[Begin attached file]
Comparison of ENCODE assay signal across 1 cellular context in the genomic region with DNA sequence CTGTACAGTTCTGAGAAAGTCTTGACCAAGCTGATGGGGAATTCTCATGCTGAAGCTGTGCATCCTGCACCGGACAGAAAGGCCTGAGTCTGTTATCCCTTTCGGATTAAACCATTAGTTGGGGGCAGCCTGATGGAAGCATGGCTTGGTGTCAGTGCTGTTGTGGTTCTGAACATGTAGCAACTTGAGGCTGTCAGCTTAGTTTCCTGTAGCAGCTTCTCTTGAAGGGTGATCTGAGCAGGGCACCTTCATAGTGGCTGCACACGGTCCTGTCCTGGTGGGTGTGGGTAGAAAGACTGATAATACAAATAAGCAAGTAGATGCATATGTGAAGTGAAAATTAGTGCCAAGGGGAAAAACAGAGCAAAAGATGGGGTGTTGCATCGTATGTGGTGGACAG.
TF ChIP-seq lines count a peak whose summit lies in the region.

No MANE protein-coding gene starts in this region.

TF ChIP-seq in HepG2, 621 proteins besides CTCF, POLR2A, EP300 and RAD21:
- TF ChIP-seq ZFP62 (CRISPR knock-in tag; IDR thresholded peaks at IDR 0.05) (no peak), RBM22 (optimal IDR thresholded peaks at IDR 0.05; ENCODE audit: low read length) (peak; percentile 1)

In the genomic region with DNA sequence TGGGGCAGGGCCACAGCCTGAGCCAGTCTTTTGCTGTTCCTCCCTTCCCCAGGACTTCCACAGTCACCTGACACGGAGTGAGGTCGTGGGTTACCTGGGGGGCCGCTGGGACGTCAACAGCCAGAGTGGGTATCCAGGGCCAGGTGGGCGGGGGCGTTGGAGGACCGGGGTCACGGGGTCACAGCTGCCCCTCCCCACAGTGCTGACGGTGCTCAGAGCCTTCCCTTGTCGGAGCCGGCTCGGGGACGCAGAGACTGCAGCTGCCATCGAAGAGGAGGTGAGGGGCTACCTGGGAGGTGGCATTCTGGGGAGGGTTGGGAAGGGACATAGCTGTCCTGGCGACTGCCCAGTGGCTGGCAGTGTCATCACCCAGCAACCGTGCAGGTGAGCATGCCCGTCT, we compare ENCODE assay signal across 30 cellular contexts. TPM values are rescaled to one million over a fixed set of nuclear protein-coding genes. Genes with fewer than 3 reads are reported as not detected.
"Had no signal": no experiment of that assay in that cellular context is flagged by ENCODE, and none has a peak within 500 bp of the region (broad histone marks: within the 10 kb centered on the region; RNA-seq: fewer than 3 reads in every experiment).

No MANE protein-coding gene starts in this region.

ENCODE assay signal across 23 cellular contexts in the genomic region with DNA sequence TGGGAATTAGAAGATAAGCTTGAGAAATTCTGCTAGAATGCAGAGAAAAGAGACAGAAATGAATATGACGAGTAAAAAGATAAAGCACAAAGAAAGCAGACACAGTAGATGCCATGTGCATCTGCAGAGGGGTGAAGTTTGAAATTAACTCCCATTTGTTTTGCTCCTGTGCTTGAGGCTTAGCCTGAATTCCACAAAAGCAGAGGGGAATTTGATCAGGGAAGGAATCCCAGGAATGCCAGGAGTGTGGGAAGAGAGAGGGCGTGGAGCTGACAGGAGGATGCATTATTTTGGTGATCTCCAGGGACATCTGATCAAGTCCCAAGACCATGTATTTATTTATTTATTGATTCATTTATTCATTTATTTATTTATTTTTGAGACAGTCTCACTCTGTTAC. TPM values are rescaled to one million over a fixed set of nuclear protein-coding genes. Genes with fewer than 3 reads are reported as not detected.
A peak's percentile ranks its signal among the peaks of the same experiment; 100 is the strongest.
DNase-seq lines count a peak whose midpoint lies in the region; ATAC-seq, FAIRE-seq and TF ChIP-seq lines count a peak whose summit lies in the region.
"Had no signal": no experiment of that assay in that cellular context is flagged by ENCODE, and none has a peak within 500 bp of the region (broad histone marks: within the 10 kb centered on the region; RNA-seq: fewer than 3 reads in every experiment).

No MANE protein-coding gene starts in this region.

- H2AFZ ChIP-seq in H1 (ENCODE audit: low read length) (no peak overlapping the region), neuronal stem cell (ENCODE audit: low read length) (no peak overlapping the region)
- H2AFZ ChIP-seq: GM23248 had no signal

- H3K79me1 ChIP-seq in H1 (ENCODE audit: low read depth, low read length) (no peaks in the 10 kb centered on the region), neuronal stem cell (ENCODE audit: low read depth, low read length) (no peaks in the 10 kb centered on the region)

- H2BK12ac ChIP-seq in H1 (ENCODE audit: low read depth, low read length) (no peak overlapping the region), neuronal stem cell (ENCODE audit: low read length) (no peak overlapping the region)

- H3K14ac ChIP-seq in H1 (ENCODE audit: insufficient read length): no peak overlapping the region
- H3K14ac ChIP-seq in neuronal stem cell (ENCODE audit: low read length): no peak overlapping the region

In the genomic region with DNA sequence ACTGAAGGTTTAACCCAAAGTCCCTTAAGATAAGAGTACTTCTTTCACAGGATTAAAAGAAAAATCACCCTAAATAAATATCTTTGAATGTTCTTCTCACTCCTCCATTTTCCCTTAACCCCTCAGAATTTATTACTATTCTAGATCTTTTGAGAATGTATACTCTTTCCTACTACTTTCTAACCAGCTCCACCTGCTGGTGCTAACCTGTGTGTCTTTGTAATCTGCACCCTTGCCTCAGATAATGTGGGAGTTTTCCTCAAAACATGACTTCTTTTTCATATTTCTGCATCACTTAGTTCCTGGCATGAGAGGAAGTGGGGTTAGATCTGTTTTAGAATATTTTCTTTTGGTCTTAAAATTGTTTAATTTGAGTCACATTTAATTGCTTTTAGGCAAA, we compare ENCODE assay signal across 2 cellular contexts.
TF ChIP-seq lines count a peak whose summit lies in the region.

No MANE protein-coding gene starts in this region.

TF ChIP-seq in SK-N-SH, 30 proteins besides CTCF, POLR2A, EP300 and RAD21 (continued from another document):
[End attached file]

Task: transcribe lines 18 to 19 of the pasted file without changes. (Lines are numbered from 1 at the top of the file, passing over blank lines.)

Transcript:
- H3K14ac ChIP-seq in H1 (ENCODE audit: insufficient read length): no peak overlapping the region
- H3K14ac ChIP-seq in neuronal stem cell (ENCODE audit: low read length): no peak overlapping the region